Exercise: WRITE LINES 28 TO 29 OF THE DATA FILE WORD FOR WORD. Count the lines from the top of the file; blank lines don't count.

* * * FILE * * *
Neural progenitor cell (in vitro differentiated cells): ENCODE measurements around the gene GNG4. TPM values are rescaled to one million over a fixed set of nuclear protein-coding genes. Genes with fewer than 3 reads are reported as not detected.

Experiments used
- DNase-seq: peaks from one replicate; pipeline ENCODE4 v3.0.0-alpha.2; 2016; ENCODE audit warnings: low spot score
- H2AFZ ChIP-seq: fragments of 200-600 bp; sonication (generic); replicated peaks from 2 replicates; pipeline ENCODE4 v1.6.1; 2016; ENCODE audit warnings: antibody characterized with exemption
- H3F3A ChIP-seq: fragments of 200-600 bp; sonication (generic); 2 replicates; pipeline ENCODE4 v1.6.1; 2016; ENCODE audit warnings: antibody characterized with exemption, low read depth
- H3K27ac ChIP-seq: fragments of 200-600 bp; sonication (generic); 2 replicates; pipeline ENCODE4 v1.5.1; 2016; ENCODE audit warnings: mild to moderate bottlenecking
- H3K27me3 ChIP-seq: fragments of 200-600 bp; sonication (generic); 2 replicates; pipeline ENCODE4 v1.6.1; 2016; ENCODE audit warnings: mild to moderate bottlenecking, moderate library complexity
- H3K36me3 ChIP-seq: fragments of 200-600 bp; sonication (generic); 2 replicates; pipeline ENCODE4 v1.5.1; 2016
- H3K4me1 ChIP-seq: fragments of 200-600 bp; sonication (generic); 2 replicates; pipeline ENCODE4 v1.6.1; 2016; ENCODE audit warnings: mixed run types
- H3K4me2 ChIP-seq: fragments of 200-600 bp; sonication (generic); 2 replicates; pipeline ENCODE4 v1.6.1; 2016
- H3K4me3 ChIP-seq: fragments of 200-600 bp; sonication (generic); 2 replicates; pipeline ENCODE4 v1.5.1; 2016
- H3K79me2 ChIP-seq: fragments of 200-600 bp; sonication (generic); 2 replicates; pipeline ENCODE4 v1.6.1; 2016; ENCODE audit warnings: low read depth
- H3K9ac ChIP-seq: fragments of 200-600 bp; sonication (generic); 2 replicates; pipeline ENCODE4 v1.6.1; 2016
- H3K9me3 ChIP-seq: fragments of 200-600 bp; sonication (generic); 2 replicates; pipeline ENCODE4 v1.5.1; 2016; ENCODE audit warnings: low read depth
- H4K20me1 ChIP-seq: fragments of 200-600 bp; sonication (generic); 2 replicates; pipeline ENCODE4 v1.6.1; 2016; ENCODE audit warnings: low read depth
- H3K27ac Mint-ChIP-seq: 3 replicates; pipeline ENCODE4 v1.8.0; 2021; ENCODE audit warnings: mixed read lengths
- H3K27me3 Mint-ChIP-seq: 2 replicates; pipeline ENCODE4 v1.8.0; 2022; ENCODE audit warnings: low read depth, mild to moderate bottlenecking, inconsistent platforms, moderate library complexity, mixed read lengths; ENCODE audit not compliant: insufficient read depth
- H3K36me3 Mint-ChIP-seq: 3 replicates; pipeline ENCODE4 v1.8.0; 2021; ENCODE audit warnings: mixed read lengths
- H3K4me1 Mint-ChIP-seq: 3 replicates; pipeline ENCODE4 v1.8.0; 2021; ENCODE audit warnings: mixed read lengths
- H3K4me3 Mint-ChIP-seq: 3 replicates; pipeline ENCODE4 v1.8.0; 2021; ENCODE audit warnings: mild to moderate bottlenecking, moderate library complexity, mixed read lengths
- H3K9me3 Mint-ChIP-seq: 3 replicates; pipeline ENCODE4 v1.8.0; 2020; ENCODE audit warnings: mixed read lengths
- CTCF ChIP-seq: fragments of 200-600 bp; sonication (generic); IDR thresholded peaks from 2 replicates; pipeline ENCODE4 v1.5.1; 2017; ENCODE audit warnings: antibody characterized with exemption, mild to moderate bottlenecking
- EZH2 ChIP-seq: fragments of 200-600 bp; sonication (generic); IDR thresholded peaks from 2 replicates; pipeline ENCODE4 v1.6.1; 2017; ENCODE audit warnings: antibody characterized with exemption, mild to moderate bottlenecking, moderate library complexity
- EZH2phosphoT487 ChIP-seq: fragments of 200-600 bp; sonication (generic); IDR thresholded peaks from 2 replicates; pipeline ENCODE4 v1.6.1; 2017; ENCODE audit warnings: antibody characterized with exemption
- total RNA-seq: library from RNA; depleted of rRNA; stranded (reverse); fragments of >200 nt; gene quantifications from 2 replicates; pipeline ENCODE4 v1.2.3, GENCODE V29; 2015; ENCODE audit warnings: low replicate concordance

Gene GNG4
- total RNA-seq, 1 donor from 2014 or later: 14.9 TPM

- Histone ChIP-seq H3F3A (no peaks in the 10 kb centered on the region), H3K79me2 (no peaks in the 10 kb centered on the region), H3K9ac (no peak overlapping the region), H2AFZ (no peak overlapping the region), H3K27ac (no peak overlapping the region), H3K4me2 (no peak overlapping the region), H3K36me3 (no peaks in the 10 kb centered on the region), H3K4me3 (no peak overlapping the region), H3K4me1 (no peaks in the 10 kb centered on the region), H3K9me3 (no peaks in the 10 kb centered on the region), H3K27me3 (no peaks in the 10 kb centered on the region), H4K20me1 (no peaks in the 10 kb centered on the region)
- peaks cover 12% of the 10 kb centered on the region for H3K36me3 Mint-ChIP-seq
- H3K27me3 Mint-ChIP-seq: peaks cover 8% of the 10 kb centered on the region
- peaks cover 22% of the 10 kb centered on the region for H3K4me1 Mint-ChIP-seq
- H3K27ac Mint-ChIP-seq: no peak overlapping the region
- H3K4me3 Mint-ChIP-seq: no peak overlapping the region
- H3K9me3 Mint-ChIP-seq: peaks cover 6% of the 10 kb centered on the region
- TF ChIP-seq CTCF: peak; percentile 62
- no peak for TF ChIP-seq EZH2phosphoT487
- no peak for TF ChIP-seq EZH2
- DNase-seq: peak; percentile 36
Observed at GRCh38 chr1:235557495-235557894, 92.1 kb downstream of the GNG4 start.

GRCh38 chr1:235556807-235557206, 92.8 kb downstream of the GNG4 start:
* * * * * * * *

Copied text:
- Histone ChIP-seq H3F3A (no peaks in the 10 kb centered on the region), H3K79me2 (no peaks in the 10 kb centered on the region), H3K9ac (no peak overlapping the region), H2AFZ (no peak overlapping the region), H3K27ac (no peak overlapping the region), H3K4me2 (no peak overlapping the region), H3K36me3 (no peaks in the 10 kb centered on the region), H3K4me3 (no peak overlapping the region), H3K4me1 (no peaks in the 10 kb centered on the region), H3K9me3 (no peaks in the 10 kb centered on the region), H3K27me3 (no peaks in the 10 kb centered on the region), H4K20me1 (no peaks in the 10 kb centered on the region)
- peaks cover 12% of the 10 kb centered on the region for H3K36me3 Mint-ChIP-seq